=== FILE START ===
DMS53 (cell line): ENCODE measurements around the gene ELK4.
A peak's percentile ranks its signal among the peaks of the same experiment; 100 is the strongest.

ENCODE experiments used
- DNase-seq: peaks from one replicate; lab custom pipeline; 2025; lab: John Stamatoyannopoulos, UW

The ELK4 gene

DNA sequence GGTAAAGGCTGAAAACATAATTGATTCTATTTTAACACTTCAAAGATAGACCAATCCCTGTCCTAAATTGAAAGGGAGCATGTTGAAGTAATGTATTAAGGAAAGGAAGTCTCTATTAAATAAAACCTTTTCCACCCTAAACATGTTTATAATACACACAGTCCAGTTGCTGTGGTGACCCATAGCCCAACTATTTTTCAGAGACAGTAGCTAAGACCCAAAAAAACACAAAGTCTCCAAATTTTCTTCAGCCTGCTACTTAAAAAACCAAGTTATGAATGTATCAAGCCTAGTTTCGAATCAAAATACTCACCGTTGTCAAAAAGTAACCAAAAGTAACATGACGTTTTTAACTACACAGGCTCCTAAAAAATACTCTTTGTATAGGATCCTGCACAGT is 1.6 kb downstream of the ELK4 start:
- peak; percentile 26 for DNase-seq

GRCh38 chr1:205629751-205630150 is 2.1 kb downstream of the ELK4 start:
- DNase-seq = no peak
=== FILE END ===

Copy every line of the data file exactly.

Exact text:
DMS53 (cell line): ENCODE measurements around the gene ELK4.
A peak's percentile ranks its signal among the peaks of the same experiment; 100 is the strongest.

ENCODE experiments used
- DNase-seq: peaks from one replicate; lab custom pipeline; 2025; lab: John Stamatoyannopoulos, UW

The ELK4 gene

DNA sequence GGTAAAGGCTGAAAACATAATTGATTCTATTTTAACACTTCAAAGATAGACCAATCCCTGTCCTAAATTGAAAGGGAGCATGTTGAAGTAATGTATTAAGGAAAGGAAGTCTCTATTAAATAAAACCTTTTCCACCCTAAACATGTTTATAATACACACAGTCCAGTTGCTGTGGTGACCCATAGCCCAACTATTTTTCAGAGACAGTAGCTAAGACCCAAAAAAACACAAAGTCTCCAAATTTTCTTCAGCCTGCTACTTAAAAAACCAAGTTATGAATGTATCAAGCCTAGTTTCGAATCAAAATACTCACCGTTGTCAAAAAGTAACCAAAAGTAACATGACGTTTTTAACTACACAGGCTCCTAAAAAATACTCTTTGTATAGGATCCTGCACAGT is 1.6 kb downstream of the ELK4 start:
- peak; percentile 26 for DNase-seq

GRCh38 chr1:205629751-205630150 is 2.1 kb downstream of the ELK4 start:
- DNase-seq = no peak